Sequestration Unpopular in Hawaii

NGAUS Washington Report

(Sept. 23, 2013) Speakers at the 135th General Conference & Exhibition in Honolulu were consistent in their dislike of the process that has sliced money from federal programs without considering a program's value or merit.

Sequestration was as popular as a typhoon just a few blocks from Waikiki Beach the last three days.

"Sequestration needs to be fixed and we're running out of time to do it," said Rep. Howard "Buck" McKeon, R-Calif., the chairman of the House Armed Services Committee.

"Sequestration is really the result of political dysfunction," said Sen. Mazie Hirono, D-Hawaii, a member of the Senate Armed Services Committee.

They are referring to the automatic spending cuts that went into effect in March as part of the Budget Control Act and cut defense and nondefense spending by equal dollar amounts. The military has said the effect has been to curtail readiness in the force.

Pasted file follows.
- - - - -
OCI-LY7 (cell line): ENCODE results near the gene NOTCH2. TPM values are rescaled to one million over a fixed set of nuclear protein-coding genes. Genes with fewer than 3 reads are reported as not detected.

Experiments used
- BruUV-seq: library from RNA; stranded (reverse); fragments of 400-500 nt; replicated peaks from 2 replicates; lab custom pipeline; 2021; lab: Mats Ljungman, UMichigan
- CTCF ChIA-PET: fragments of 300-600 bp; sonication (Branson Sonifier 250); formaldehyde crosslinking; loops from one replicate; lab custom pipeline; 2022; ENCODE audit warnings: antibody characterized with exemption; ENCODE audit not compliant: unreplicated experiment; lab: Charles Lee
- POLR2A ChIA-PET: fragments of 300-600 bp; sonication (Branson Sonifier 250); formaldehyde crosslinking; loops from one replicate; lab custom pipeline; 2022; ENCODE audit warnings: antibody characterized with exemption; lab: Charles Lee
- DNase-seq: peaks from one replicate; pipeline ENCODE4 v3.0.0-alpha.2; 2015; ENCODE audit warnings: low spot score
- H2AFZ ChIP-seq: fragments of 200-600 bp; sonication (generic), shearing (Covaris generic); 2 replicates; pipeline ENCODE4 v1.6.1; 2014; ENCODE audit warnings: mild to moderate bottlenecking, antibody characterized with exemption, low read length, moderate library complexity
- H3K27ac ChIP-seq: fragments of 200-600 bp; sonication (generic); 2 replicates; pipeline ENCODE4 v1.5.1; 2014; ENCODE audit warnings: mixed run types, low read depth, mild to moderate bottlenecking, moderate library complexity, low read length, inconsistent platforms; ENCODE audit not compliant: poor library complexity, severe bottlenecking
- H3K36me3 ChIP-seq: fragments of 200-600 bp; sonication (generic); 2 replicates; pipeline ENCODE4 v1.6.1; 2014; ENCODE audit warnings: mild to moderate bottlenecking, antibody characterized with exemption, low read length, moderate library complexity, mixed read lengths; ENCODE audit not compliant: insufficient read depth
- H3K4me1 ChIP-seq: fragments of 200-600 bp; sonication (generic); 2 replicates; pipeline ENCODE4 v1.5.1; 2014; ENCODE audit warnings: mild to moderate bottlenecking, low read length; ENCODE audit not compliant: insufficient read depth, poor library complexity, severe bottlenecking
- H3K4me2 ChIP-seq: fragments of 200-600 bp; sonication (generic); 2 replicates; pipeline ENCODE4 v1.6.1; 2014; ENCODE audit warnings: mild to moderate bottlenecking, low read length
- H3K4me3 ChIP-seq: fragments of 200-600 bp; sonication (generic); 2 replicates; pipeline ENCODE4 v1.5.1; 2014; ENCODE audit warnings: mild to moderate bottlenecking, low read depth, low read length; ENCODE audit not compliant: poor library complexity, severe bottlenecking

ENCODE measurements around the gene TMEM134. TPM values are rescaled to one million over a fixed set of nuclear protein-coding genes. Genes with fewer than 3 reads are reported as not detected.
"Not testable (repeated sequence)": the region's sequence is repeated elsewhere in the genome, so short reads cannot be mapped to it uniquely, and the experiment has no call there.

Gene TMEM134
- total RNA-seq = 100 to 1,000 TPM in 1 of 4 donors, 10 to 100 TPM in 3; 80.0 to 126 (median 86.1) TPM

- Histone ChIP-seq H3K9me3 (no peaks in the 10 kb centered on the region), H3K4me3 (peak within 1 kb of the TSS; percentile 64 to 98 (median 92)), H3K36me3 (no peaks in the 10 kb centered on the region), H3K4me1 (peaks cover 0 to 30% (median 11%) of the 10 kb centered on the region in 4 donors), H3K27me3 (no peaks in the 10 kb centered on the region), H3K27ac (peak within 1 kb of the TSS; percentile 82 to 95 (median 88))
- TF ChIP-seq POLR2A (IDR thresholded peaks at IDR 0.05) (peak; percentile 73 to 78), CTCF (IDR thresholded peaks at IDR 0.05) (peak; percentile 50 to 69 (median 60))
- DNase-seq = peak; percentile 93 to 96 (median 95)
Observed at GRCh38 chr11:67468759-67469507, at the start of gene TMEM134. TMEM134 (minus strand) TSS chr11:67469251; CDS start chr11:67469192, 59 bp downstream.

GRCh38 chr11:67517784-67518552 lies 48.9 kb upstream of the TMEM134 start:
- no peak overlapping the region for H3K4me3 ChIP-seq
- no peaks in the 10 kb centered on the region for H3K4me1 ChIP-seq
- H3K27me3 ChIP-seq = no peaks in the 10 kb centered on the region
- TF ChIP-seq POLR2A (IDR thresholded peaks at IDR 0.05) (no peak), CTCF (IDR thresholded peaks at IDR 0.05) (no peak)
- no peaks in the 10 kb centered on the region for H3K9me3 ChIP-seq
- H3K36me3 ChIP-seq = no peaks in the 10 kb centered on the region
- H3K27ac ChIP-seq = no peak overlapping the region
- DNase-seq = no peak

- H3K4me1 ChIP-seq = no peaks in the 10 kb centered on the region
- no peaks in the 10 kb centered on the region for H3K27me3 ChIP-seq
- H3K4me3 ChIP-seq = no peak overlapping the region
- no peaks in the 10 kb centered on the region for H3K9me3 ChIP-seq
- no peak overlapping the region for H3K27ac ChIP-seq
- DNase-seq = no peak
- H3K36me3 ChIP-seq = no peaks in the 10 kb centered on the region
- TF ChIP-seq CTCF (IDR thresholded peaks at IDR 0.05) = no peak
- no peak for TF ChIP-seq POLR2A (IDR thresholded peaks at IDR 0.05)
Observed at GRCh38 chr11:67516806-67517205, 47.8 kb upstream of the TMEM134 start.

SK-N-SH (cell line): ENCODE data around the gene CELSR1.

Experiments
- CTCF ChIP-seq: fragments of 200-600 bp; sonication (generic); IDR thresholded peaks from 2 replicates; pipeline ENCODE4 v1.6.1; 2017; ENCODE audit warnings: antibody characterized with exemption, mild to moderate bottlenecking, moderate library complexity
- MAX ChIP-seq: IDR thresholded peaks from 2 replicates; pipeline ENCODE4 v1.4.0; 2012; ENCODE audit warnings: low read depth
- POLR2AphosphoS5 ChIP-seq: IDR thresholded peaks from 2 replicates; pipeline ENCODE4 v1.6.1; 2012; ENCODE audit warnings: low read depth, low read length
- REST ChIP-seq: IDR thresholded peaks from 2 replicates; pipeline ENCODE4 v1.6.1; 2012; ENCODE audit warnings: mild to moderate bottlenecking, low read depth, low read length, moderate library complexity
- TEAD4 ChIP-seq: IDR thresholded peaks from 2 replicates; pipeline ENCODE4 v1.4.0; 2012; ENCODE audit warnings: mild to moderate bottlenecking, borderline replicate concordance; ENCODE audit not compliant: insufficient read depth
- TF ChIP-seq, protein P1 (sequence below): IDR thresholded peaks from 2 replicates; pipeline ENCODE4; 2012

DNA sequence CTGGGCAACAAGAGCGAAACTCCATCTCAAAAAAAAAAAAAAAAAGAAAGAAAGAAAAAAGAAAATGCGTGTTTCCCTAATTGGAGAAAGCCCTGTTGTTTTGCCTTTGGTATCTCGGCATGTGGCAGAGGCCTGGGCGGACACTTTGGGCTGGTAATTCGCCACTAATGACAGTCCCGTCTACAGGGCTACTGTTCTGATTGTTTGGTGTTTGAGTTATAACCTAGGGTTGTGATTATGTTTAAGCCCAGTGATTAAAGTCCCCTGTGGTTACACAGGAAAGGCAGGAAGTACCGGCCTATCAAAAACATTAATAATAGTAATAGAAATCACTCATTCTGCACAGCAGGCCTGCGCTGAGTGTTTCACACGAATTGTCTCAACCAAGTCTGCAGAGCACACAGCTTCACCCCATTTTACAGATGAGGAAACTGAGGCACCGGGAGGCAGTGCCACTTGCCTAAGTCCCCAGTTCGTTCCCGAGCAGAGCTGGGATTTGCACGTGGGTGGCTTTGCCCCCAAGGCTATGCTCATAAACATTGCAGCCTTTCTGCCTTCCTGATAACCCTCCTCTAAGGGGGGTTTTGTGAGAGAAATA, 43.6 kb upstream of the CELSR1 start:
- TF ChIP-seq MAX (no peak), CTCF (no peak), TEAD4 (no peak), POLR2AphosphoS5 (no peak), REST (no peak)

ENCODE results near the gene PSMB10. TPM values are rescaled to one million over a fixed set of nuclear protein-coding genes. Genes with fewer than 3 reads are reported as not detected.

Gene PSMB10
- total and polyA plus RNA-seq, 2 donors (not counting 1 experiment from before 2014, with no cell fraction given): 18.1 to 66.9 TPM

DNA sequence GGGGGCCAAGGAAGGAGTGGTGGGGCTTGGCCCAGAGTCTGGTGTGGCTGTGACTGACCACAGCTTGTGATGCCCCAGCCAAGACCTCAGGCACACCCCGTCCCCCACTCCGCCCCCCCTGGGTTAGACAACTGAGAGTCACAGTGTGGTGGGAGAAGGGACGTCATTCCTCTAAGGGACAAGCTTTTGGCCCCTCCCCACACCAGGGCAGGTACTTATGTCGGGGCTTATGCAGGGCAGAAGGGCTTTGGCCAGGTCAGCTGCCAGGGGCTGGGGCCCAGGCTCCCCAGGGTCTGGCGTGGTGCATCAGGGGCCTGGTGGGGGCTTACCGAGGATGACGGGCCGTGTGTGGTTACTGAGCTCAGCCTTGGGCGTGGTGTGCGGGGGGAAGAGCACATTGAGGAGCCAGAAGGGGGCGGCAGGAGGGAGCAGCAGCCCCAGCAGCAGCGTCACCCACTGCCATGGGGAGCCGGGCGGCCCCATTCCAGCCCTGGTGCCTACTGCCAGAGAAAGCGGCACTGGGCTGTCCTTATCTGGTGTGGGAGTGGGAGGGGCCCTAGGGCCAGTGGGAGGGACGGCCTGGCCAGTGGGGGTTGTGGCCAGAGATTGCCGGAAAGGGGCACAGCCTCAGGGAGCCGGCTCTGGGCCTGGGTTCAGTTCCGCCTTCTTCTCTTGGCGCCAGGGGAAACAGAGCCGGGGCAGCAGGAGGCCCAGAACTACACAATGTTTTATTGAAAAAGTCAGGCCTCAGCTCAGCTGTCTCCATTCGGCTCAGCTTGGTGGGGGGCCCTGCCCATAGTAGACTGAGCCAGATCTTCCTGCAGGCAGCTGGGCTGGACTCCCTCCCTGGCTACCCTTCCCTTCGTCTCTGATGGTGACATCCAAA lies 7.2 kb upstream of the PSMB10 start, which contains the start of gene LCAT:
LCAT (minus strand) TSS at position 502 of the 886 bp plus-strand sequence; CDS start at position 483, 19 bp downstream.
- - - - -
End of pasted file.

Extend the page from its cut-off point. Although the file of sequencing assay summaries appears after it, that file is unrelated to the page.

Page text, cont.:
"The Budget Control Act is law," said Gen. Frank Grass, the chief of the National Guard Bureau. "It will have an impact on the National Guard."

Although the budget was the central topic for several speakers, others addressed various topics, including the testimony last week by Gen. Ray Odierno, the Army chief of staff, that the Army National Guard be reduced to 315,000, which, needless to say, was not a popular topic in the conference hall.

Department of Veterans Affairs Secretary Eric K. Shinseki discussed how his embattled agency is trying to erase a backlog of benefit claims.

"No veteran should have to wait to receive earned benefits," he said. The agency is addressing the backlog and has reduced it by 160,000 claims in 180 days. The secretary, a wounded veteran of the war in Vietnam, said his goal is to eliminate the backlog in 2015.

Marine Maj. Gen. Darrell Moore of the U.S. Pacific Command described his command's area of operations. It is big, with more than half of the world's population and more than 1,000 languages.

Also, it is a "neighborhood that is well armed and a neighborhood that is not always friendly to American interests."

More speakers discussed a variety of subjects during the three-day event, which concludes tonight with the States Dinner. Detailed coverage will be in the October issue of NATIONAL GUARD.